Luce wrote:Are the titles given by the GD and the titles given by AC wholly logical with regard to the astrological correspondences of each card?
Not if you mean purely and exclusively. Many different factors compose the nature of a card, and the decanate of the zodiac to which it corresponds is just one of these. Nonetheless, it is a contributor to the mix. - I think I previously referred you to my free book, Liber Theta,
which breaks these contributions down fairly minutely.
For example, does Jupiter in Gemini logically result in Oppression and Interference? Or is it just one possible interpretation?
Do not expect astrological interpretations
(if based on real observation) on astrological correspondences to Tarot
(which are theoretical-conceptual) Rather, act as if astrology doesn't exist at all, and apply your knowledge of Qabbalah to understanding the symbols. In this particular case, we see the symbol of Jupiter in its detriment, so we would expect one of the less desirable expressions of Jupiter ideas. (The dignity-debility issue works pretty consistently through Tarot, e.g., the best quality of malefics being Mars and Saturn combined with a Capricorn decanate in the 3 of Disks.) The 8 of Swords is not only attributed to the Jupiter decanate of Gemini, but also to Hod in Air.
So, Hod in Air basically means that the air component is especially bound up in the Root of Form - disciplined, constrained, leading to other common traits of the card such as indecision, lack of energy, in intellect, mental constraint, “over-trained and underqualified,” “misses the forest for the trees,” and anything else that can arise from disciplining or over-disciplining a flowing aspect of consciousness in form.
With this, we have a Jupiter decanate of Gemini. Jupiter and Gemini are of anthetical natures, so we don't expect the best of it. I think the simplest explanation is that there is a lack of proportion and overly weighing down the intellect that should be light and flitting and adaptive, e.g., through too much academic formalism.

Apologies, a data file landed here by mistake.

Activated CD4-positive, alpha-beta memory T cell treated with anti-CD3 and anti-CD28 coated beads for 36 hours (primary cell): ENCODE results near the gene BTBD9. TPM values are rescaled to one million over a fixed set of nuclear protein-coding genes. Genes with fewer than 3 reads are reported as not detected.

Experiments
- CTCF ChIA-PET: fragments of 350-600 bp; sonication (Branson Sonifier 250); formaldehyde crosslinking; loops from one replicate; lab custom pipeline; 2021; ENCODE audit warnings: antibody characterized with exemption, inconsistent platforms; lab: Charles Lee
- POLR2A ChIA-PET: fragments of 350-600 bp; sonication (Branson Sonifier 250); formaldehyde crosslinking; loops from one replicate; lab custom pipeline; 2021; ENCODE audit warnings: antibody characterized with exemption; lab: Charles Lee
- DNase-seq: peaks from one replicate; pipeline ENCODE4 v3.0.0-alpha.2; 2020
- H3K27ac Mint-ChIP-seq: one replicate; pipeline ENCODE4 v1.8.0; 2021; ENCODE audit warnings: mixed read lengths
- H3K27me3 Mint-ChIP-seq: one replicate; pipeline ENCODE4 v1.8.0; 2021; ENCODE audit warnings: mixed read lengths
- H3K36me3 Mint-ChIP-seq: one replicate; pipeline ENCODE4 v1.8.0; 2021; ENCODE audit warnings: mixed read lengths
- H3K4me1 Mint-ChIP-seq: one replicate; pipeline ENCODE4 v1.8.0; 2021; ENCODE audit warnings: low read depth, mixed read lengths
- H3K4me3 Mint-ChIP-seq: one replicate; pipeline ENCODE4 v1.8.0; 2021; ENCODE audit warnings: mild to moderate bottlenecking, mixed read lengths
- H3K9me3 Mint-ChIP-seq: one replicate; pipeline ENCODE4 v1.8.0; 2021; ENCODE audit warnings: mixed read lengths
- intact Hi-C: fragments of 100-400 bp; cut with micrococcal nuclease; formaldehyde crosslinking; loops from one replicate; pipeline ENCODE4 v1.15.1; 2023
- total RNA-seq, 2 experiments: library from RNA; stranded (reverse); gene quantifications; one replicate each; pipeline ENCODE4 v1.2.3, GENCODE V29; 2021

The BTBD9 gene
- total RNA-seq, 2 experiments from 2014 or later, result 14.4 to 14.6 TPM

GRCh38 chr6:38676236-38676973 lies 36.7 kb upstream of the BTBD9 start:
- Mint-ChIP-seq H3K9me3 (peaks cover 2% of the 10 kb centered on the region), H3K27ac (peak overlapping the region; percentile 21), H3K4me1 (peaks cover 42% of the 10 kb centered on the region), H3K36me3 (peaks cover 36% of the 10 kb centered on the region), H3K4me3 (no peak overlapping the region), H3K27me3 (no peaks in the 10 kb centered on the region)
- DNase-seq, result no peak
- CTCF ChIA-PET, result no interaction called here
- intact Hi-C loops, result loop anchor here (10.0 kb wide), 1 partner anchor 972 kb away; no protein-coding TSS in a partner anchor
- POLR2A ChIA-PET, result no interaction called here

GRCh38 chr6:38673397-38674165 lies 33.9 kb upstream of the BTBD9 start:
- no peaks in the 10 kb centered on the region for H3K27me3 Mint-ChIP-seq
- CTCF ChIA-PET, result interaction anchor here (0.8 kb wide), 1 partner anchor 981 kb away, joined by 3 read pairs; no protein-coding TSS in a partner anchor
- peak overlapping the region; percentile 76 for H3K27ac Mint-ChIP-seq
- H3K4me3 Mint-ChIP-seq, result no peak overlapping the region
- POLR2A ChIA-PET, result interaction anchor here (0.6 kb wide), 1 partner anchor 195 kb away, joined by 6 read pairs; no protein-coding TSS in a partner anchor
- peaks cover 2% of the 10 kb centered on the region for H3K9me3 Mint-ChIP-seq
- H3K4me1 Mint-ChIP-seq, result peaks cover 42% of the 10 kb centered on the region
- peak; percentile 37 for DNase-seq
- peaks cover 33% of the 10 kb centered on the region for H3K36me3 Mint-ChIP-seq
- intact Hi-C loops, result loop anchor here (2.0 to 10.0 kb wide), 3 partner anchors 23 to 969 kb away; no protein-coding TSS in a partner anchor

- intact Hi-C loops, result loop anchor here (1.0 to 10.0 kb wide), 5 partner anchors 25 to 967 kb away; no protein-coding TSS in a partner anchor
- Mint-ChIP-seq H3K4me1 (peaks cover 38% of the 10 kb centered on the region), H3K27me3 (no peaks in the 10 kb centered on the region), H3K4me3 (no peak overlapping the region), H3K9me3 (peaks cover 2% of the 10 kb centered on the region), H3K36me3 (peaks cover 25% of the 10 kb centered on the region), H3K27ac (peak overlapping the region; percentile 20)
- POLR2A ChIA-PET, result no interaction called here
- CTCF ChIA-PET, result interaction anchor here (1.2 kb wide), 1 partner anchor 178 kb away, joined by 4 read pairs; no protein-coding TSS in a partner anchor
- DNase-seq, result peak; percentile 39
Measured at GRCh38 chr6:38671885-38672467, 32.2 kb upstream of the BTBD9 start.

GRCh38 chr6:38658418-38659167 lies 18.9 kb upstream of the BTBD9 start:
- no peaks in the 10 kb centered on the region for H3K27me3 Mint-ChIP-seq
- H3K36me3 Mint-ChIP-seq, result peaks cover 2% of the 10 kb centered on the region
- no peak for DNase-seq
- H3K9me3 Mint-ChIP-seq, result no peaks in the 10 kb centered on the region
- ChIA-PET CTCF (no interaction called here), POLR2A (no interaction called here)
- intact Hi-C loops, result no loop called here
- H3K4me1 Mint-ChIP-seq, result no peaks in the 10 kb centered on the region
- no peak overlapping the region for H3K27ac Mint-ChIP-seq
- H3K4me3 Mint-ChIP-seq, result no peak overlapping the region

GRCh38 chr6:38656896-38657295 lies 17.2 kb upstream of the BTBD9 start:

As a bonus question, does the ToL information make logical sense with each card? Does it make sense that the watery aspect of Netzach is debauch? Is Briatic Netzaxh jusr logically debauch? Or there a bit of hammering a square peg into a round hole to make the system work?
Again, I recommend you consult Liber Theta
where each card is worked out explicitly in these terms.
Also, remember that the one-word code names are just that: an effort to reduce the most common expressions of a card to a single word. (When traditional titles had two or more words, Crowley made a point of reducing this to one word.) At root, I would express Netzach in Water as representing whatever principle is required, on the plane of Water, to attain Victory.
That pretty much means Imagination / Visualization (which is the term I . The usual expressions of the card historically seems to come from the idea of degrading this, taking only the degenerate ideas of imagination, like a Victorian attitude toward "touching oneself" and having prurient thoughts. So that's a matter not so much of whether the principle is understood correctly, as of how that principle is expressed in language.
In particular, a residual sexism in Crowley had him regard any appearance of Venus symbolism as showing moral weakness, since (obviously) women are inherently morally weak.
Therefore, he wasn't going to redeem this card - he discussed it primarily in terms of weakness.